Adult education in the United States has been in effect for more than two centuries; enjoying federal sponsorship when the special needs of society demanded something be done to accommodate these needs. Federal legislation was the vehicle through which these special needs were met, focusing on military needs, and economic and social programs through the 1930’s. During the 1940’s emphasis still remained on the importance of education to the military, but the federally sponsored adult education programs placed their emphasis on the veteran who was about to re-enter society as a civilian. The GED testing program was begun in 1942 to facilitate the needs of adults who left school early to join the armed forces so they could continue their education after World War II. In 1947 the GED tests were opened to civilians for the first time, and by 1963 more civilians than military personnel were taking the GED tests. During 1964 the Economic Opportunity Act was passed, part of which established the Adult Basic Education Program.

This program offered adults the opportunity to develop reading, writing language, and computation skills at a basic functional level. It was the Adult Education Act of 1966 that expanded adult education, providing adults with the opportunity to continue their education to at least the level of completion of secondary school, and made available the means to secure training that would enable them to become more employable, productive, and responsible citizens. Literally, millions of adults are eligible to take advantage of these programs, but as of 1984 only 2,596,544 adults were actively engaged in federally funded programs, of which 682,000 adults took the GED test, with 73% of these adults meeting the state requirements for a passing score (National Advisory Council of Adult Education).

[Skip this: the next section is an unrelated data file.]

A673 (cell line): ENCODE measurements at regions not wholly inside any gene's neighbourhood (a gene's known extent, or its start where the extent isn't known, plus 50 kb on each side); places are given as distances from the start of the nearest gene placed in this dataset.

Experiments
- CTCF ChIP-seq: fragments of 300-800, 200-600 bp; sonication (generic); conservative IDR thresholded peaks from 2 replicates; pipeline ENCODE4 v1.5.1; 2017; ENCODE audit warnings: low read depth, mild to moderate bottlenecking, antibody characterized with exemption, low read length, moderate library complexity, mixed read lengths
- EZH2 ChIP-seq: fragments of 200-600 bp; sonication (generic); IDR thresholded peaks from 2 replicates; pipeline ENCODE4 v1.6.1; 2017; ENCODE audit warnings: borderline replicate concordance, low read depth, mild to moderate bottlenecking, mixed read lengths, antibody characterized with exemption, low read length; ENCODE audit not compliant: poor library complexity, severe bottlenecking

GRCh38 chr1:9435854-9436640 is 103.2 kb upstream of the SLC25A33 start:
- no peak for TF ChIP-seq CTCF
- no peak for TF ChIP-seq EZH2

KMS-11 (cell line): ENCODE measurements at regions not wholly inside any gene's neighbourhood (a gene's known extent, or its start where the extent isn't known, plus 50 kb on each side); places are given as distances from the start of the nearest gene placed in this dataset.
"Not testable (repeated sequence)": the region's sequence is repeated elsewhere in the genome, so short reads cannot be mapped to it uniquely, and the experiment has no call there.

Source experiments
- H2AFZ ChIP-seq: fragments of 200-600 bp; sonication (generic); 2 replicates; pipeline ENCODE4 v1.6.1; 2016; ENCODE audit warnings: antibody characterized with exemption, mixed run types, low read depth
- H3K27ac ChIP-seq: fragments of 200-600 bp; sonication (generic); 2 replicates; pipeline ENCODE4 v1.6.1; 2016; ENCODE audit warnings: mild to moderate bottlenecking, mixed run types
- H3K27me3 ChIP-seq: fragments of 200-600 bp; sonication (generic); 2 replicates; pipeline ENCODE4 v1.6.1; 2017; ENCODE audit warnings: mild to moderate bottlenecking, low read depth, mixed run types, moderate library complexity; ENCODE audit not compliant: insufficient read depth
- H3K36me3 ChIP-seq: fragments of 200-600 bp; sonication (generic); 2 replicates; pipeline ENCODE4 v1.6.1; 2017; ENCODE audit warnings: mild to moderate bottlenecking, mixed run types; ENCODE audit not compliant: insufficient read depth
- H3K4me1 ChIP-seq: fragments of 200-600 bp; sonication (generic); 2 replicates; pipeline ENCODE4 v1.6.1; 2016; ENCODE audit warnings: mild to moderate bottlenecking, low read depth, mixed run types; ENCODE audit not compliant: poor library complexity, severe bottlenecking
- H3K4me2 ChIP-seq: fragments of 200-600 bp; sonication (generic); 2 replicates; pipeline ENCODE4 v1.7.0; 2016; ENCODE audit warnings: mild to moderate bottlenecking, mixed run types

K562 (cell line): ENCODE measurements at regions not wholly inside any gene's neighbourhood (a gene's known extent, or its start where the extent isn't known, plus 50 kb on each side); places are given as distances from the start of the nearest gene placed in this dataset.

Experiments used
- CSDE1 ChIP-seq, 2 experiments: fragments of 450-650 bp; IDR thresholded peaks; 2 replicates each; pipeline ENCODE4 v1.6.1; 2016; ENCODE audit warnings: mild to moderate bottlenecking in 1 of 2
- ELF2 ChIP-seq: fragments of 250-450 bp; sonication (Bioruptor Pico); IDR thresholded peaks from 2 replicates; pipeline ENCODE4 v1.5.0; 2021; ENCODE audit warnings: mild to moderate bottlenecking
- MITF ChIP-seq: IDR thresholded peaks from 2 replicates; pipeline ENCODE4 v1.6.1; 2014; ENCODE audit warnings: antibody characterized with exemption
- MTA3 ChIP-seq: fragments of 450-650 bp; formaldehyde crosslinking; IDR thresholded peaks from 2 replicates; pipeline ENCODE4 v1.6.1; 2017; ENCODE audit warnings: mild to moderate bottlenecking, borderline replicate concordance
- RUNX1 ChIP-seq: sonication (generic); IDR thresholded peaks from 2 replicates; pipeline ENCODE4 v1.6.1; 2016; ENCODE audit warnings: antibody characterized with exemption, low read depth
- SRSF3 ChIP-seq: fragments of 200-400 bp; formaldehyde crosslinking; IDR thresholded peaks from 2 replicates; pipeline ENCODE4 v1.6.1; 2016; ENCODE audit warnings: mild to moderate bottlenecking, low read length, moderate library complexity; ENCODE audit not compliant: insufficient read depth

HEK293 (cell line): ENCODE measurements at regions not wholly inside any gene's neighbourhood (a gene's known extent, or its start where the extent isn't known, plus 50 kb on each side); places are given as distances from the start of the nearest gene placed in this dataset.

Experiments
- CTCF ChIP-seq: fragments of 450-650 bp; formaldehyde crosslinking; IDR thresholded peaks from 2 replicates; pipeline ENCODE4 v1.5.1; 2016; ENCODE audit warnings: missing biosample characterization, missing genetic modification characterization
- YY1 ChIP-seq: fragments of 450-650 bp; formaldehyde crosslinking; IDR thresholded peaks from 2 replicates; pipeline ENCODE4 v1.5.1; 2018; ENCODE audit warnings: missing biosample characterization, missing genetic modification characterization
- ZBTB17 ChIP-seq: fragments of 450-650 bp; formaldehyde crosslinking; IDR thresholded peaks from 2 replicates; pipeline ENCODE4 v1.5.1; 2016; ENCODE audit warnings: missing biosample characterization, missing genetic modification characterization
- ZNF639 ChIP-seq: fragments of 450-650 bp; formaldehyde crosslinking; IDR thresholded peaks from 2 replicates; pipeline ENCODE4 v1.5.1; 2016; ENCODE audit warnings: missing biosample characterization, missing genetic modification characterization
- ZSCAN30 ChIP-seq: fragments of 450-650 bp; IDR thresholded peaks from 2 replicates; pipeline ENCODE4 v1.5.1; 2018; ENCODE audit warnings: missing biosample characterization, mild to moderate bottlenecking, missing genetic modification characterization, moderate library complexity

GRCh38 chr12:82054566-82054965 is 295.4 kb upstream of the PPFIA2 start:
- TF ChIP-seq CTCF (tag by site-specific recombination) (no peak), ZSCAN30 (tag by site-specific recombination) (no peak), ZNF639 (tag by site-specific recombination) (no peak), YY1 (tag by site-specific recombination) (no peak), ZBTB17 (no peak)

The self-concept of adults participating in adult education (ABE/GED) is more of a result than a factor of educational success. The self-concept of educationally disadvantaged adults, and found that in spite of low self-concepts they did succeed in the GED program he was investigating. Past researchers relate this poor academic self-concept to negative prior educational experiences due to punishment, failure, and/or alienation. Adults with less than a high school education possess low academic self-perceptions and poor self-concepts for the reasons explained above. Educational success can do much to improve this situation, but even after success in a GED program there still remain doubts as to their academic abilities even though the academic self-perceptions and self-concept have been improved. What is not explained above, nor in the literature, is the degree of improvement in academic self-perception experienced by the adults who score high enough on the GED tests to receive the GED certificate, or if there is a difference in the academic self-perceptions of adults who continue their education after they receive the GED credential and those who do not continue their education.